Just a quick update on the performance of the Compound Income Scores Portfolio (CISP). After such a promising start it was a fairly disappointing month in the end. FTSE 100 and the broader FTSE All Share Index both ended the month with total returns of nearly -2%, while the Mid 250 stocks did slightly worse with -2.24%. As is often the way at the start of a sell off (if that's what this is) the Fledgling & Small Cap Indices held up better with Small Caps flat and Fledgling stocks actually delivering positive returns of 1.83%. The more general weakness seems to have been led by nervousness about rising bond yields on the back of the gradual withdrawal of Central Bank Quantitative Easing or QE being therefore replaced by Quantitative Tightening or QT.
So onto the CISP and its returns for the month of January were similarly drab but were at least just about positive at +0.06%. This compared to the 1.93% loss from the FTSE All Share giving 2% of out performance on the month. Since inception of this portfolio in April 2015 it is now up by 68.8% which equates to an annualised return of 25.3%, albeit that this has been achieved in a very favourable market background. Within the portfolio it was pleasing to see one of last months new purchases - Miton Group (MGR) - coming in as the top performer with a near 20% rise, while Hays Group and Bodycote delivered 11.5% and 6.6% respectively on the back of their updates. On the downside the laggards were Games Workshop (-10%), Jupiter Fund Management (-6.1%) & Bellway (-4.3%) which all probably succumbed to profit taking after previous strong performance.
Personally since I'm be using the Compound Income Scores, together with Stockopedia Stock Ranks more this year to manage my portfolios I was also able to benefit from the rise in Miton Group too. I firmly believe that these quant models can be a great help in identifying shares that outperform, as demonstrated by CISP and other portfolios based on ranking sytems. If you are not familiar with the Compound Income Scores (which have been updated for subscribers today) you can read more about the background to them and how to get access to them if you want by clicking here.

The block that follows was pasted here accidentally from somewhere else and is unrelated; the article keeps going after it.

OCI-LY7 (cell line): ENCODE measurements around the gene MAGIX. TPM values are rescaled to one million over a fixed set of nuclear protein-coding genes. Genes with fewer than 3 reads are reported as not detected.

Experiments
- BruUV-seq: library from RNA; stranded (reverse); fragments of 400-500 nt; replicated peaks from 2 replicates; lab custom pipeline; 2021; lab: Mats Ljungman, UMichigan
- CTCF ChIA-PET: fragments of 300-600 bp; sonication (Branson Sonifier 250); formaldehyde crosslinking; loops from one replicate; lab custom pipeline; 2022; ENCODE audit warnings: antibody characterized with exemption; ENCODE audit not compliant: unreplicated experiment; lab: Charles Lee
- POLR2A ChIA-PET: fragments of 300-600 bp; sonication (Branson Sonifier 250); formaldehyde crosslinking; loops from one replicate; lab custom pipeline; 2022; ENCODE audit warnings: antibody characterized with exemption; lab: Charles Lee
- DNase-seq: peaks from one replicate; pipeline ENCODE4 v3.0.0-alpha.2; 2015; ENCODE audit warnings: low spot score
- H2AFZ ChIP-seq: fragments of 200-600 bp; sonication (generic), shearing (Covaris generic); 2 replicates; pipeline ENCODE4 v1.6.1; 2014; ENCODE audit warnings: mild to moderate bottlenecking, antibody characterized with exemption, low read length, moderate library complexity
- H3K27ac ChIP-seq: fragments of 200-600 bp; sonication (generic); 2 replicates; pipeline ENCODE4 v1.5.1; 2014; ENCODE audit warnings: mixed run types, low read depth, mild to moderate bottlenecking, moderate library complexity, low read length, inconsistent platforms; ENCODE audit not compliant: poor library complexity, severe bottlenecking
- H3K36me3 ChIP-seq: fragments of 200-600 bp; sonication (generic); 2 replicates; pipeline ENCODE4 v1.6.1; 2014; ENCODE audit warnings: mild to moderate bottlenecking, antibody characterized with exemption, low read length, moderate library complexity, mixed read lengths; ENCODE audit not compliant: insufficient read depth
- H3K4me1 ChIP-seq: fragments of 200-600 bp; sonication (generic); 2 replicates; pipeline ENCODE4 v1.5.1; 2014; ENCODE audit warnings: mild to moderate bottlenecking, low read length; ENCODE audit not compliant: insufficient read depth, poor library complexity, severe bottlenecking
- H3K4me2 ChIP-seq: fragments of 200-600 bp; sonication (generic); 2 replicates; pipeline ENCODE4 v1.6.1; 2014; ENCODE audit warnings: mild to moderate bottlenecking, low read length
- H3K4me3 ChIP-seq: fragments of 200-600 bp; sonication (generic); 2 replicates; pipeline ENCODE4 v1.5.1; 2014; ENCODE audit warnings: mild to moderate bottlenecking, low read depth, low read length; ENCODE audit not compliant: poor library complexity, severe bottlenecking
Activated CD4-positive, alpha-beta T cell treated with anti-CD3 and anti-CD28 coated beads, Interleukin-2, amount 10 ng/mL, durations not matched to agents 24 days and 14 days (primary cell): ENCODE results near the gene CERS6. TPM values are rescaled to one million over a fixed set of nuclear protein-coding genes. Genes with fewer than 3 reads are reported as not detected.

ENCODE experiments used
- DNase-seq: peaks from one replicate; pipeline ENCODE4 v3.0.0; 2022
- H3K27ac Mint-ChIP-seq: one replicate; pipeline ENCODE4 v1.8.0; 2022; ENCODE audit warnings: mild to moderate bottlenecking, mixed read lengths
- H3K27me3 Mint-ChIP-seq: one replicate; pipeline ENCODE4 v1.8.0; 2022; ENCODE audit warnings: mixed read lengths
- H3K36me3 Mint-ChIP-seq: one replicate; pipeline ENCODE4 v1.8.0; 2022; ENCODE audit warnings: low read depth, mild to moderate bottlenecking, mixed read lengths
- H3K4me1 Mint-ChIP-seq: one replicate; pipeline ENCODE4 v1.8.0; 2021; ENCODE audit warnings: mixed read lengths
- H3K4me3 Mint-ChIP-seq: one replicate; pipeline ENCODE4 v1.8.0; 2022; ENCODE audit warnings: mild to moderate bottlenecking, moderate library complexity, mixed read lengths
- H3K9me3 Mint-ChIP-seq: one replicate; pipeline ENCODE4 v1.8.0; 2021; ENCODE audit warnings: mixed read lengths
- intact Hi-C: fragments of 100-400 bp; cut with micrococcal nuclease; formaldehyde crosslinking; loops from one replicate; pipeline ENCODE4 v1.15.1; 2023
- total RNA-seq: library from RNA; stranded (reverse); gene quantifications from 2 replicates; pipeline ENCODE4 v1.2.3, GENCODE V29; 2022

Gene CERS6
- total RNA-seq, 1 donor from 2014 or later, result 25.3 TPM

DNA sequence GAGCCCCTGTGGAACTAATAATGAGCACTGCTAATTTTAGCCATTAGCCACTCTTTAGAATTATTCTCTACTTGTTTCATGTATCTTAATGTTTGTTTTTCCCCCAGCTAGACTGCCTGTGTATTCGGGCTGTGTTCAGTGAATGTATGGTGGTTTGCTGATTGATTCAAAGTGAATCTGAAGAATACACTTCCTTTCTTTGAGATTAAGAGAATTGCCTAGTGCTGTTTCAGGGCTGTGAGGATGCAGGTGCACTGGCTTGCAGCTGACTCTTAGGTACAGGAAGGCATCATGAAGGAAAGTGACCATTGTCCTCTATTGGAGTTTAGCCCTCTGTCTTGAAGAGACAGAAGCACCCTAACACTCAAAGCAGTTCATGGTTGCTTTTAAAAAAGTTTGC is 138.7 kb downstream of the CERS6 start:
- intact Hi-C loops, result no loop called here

Finally we have the US Unemployment data with the non-farm payrolls today. These should still be fine, while the main FTSE Indices all still remain about 2.2 to 2.4% above their moving averages, with the Small Cap index is nearly 4% above. So these still suggest that we should not be that worried about the sell off just yet, although I guess it could develop into something nasty given valuations and the levels of complacency that have built up over the last few years on the back of QE which meant that corrections were few and far between recently.